The research presented in this paper studied the functional linkages between risk and adaptation appraisal and the psychosocial discourse variables that influence the outcomes for adaptive capacity of island communities to the impact of climate change. Qualitative data was gathered from focus group discussions and semi-structured interviews in five, purposively selected communities of the Maldives, from June to December 2015. The findings showed that risk appraisal was enhanced by direct experiences encountered and social construction of climate change. We found that a negative appraisal of adaptation arises due to lack of resources, fatalism and wishful thinking. While objective adaptive capacity was low, a higher subjective adaptive capacity was observed. The results also showed that people’s ecological knowledge of the reef-island systems depended on their livelihood practices, and that changes to modern livelihood practices can lead to loss of deep ecological knowledge and lead to dependency on external data only for adaptation. The findings add to the research on importance of meanings, ideas, behaviours and values of people, and the agency of such variables for positive appraisal of risks and adaptation.

Keywords: adaptive capacity, risk appraisal, adaptation appraisal, climate change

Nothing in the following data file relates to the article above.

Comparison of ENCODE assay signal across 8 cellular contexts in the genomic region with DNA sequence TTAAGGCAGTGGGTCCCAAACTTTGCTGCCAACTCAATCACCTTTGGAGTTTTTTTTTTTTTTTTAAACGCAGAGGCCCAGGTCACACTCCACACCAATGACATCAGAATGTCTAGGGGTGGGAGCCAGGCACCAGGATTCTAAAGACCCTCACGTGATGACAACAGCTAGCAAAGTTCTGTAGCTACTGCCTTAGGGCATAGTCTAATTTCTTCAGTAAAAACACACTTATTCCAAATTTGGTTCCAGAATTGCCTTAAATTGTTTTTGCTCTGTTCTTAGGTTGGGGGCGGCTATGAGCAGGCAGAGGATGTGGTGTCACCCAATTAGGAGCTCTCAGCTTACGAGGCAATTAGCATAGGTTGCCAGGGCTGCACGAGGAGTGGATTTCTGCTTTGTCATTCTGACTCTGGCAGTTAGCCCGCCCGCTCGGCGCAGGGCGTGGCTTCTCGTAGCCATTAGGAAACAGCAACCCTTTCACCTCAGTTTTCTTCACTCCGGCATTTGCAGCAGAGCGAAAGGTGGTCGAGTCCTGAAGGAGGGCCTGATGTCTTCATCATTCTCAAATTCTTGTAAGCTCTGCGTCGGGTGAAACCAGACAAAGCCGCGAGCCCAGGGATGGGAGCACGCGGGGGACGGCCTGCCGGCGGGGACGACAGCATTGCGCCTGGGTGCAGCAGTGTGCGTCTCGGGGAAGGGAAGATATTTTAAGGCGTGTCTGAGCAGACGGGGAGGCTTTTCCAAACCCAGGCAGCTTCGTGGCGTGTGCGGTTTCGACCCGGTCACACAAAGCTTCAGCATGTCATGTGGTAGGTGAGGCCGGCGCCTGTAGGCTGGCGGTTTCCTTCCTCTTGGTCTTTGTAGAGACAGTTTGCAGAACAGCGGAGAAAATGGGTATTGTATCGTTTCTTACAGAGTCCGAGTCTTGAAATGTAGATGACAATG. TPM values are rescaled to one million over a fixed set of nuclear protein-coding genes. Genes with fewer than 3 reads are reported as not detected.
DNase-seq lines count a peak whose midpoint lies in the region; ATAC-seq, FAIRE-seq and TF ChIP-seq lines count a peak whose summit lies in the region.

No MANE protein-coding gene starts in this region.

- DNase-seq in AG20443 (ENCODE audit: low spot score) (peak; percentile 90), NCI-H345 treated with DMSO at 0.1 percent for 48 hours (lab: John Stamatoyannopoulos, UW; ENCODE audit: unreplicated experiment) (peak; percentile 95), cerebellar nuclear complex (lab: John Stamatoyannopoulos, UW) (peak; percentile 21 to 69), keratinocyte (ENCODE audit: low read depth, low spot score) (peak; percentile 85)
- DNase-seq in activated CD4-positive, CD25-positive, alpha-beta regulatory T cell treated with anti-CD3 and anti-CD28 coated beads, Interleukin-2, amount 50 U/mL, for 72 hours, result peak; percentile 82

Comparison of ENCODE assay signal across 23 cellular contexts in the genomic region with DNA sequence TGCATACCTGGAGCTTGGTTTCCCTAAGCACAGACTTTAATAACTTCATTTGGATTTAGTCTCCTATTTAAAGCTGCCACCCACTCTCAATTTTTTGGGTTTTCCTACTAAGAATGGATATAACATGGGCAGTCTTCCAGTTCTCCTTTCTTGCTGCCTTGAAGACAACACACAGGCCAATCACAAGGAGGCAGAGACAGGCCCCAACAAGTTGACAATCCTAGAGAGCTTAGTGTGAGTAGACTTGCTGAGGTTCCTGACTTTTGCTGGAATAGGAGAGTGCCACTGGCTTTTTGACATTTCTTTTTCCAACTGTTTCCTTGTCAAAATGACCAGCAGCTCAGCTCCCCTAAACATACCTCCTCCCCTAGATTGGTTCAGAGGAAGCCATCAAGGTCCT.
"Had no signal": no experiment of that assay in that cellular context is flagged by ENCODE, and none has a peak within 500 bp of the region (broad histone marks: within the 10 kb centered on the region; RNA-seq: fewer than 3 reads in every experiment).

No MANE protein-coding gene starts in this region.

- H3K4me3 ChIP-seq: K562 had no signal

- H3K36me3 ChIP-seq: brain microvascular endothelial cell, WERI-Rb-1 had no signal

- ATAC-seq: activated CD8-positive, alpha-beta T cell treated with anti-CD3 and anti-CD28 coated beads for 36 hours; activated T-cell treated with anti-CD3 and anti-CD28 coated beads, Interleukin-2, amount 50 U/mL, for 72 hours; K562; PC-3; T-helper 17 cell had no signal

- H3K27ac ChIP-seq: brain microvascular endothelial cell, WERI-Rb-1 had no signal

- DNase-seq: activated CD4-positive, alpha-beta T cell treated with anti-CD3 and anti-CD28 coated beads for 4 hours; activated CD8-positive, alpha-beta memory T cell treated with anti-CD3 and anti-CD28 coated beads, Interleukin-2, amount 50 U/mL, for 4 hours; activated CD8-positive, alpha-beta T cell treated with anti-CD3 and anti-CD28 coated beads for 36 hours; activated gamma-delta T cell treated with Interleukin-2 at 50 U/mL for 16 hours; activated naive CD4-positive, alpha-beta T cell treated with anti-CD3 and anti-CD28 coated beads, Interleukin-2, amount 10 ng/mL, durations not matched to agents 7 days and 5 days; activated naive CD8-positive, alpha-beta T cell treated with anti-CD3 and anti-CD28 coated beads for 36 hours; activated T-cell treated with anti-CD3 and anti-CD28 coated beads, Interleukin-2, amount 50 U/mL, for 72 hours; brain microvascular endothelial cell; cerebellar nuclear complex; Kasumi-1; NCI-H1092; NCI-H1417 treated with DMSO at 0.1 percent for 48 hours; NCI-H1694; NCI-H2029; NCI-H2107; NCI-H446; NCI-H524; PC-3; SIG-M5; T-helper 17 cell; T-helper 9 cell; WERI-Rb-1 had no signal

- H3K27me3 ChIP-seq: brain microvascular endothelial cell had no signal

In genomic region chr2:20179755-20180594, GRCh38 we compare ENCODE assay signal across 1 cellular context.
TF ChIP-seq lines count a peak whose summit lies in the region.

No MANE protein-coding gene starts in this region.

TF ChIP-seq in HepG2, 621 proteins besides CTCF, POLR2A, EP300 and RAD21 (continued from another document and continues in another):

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Abstract

The Republic of Maldives is a small, South Asian archipelagic State consisting of low-lying islands, hence, climate change and sea level rise are not just mere words for us, the Maldivian people; they are a grim reality that is consuming our nation. The loss of a nation does not only mean the loss of home, substantial livelihood, natural wealth, and cultural identity; it also means the erosion of sovereignty and statehood at the international level. The analysis of applicable international laws and state practice indicates that the Maldives will not lose its statehood due to the loss of its territory resulting from sea level rise. The pragmatic way forward to protect the legal personality of statehood for low-lying island states such as the Maldives is to declare islands above the mean sea level, in case of complete inundation of naturally formed land, as Artificial Islands for Environmentally Displaced Persons, and to declare maritime borders established under the 1982 Law of the Sea Convention as non-ambulatory.

Keywords: Sea level rise, Statehood, Artificial Islands, Environmentally Displaced Persons, Maldives.

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Volume 3 Issue 1

Table of Contents

Development and the Sacred: An Account of Reef Resource Management in the Maldives
Mizna Mohamed (ENDEVOR, Maldives), Nicole Gombay (Department of Geography, Université de Montréal, Canada), and John Pirker (School of Biological Sciences, University of Canterbury, NZ)

Agents for Development: The Booming Youth Population in the Maldives
Aminath Afrah Rasheed (ENDEVOR), Mizna Mohamed (ENDEVOR), and Mohamed Inaz (VESHI)

Community Perspectives on Livelihood Practices and Development: Implications for Policy and Planning
Sheema Saeed, Mohamed Kamil, Hussain Rasheed, Shiyasa Rasheed and Hassan Najee

Book Review
Fathmath Najadha Abdulla


Editorial Preface